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Thread: User mgmt

  1. #1
    Join Date
    Dec 2003

    Unanswered: User mgmt

    Are there any websites or books I can consult on user mgmt? We are moving to Oracle, and are nervous about setting up users in Oracle. Wouldn't users, then, be able to use an ODBC compliant tool, login, and wreak havoc on the data that may not be allowable through Oracle forms?

    Looking for some insight on the topic.


  2. #2
    Join Date
    Aug 2003
    Where the Surf Meets the Turf @Del Mar, CA
    Provided Answers: 1
    It depends.

    The default Oracle behavior is that user A can not change objects
    owned by user B; unless & until explicitly granted the rights to do so
    by user B.

    If the users do not login as the schema owner, which "owns" the
    application objects, then they will not be able to change anything of

    I suggest you go to
    and read the Concepts manual.

  3. #3
    Join Date
    Sep 2002
    Provided Answers: 1
    It does mean that if user A is granted the delete option on B's table T, then A can use SQL Plus or any other database access method (e.g. ODBC) and delete all records from B.T, subject to any constraints defined in the database. Any security, business rules or other checks built into the Forms-based application are bypassed of course.

    This is not an argument against giving users access to the database other than via your Forms app, rather it is an argument for defining security and data integrity rules correctly in the database, and against relying on application code to do the job.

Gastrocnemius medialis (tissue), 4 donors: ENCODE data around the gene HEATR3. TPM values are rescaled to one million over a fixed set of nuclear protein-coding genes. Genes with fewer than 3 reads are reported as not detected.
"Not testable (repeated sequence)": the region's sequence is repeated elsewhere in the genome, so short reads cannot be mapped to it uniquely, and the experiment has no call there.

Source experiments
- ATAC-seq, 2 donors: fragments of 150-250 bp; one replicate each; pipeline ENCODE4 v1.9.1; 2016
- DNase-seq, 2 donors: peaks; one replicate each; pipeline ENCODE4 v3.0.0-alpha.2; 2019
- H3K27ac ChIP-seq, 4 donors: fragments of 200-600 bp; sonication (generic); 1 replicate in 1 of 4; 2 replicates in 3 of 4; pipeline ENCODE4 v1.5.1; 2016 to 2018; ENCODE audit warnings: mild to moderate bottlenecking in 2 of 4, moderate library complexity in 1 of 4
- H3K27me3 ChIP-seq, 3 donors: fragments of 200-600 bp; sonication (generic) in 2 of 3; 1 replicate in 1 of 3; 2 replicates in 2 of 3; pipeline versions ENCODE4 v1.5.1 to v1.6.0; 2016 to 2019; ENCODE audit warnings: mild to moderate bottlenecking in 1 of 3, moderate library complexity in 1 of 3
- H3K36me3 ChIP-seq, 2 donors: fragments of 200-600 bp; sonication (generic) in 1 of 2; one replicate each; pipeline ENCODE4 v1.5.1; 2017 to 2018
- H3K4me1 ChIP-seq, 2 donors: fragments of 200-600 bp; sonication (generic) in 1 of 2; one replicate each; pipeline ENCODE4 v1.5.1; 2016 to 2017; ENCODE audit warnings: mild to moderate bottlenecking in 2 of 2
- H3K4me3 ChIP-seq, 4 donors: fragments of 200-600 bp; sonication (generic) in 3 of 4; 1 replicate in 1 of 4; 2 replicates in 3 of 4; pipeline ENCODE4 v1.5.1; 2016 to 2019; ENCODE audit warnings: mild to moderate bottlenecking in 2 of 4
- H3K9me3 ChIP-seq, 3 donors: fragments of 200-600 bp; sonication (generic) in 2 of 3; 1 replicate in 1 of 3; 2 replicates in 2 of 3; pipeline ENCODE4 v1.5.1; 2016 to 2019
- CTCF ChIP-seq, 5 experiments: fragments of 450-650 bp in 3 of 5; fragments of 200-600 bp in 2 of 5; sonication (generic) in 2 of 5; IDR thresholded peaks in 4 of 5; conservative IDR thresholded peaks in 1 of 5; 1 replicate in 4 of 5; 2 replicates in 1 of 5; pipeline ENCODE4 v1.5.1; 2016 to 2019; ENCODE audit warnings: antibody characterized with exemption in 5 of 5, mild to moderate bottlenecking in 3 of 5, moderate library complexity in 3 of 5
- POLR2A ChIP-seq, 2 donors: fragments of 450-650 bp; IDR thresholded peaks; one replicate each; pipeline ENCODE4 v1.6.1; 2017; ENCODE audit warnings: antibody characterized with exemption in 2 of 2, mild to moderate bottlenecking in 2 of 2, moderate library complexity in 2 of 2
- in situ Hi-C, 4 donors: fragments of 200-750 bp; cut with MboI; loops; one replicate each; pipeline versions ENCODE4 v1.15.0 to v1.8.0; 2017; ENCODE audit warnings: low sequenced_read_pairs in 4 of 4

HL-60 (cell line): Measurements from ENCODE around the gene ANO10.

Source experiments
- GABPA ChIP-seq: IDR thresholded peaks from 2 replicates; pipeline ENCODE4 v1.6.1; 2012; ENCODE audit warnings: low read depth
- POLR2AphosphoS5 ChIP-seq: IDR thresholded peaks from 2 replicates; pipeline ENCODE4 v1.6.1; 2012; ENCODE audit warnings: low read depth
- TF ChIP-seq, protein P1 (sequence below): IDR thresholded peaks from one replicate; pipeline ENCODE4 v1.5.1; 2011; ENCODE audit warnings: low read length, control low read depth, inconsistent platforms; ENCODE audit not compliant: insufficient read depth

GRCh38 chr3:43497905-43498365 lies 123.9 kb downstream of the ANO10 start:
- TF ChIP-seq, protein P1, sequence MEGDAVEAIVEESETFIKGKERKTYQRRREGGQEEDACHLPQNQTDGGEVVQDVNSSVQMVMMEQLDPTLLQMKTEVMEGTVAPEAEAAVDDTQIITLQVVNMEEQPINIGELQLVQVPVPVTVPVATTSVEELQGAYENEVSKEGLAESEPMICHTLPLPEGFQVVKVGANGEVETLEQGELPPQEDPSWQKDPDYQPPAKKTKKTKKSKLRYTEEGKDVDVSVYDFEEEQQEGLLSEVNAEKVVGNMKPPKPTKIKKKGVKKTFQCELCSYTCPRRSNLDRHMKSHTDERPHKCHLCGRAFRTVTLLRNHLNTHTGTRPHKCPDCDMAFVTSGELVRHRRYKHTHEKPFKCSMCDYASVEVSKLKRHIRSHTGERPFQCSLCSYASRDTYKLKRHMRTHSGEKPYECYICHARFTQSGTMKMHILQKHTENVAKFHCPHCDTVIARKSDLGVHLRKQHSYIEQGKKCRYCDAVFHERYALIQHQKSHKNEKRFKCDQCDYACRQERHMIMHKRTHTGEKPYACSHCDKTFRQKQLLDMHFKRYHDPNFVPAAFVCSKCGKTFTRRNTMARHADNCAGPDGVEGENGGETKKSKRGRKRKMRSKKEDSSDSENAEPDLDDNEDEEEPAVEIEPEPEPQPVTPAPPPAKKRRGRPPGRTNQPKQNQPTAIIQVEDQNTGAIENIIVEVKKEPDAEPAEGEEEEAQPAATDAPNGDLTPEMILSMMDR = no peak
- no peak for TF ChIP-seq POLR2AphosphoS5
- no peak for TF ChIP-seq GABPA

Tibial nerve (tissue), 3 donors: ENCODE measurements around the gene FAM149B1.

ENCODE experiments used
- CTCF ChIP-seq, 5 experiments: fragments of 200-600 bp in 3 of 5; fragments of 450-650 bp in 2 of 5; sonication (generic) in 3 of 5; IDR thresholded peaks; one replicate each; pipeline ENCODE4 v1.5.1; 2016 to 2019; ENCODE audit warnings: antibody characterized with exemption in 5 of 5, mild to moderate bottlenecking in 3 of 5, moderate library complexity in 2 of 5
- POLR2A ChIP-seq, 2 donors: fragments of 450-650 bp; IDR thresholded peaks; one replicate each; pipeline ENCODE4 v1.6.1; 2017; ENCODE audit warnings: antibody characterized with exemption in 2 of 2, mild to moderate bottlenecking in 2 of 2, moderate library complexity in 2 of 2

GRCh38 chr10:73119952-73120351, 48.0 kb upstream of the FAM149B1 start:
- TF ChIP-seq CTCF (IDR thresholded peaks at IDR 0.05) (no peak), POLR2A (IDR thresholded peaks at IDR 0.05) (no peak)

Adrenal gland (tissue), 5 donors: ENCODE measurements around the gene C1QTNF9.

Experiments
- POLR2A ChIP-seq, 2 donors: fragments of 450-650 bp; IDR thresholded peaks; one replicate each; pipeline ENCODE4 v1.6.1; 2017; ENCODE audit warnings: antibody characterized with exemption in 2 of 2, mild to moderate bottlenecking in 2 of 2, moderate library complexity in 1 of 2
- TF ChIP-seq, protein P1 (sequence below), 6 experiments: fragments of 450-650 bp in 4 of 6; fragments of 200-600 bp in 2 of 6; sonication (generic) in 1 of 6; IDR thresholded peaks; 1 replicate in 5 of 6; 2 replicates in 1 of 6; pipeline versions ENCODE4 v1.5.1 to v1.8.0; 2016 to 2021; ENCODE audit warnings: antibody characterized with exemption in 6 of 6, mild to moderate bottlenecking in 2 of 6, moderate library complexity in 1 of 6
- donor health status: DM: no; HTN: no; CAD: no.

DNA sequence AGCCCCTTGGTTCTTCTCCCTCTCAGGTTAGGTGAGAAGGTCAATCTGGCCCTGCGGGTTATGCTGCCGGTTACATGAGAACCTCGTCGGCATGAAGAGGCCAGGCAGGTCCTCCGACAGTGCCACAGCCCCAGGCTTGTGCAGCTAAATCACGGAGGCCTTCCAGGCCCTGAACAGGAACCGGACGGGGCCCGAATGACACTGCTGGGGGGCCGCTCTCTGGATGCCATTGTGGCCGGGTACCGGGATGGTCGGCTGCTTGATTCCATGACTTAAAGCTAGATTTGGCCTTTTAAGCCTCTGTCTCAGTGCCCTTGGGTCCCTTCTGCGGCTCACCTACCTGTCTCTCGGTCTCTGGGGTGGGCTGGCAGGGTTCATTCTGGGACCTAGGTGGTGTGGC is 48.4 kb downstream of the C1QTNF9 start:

My personal definition of an ideal database "application" is one where the user can fire up SQL Plus and perform all their work there, without any possibility of violating security or integrity rules. This could be via select, insert, update, delete statements against tables, or (more easily achieved) via calling packaged procedures (in which case the user may not be granted any insert, update, delete access to the tables). The client application is then merely a user-friendly interface to this application. Apart from the security and integrity considerations this also has the advantage that the very thin client application can be re-written when the next client-side fad comes along with the least amount of work.

    Of course, I have never actually worked on one of my ideal database applications!

  4. #4
    Join Date
    Dec 2003
    Right, we are not as concerned with users modifying objects, as much so as having them modify the data within our table structures.

    I like the idea of encasing all updates, inserts, deletes in stored procedures.


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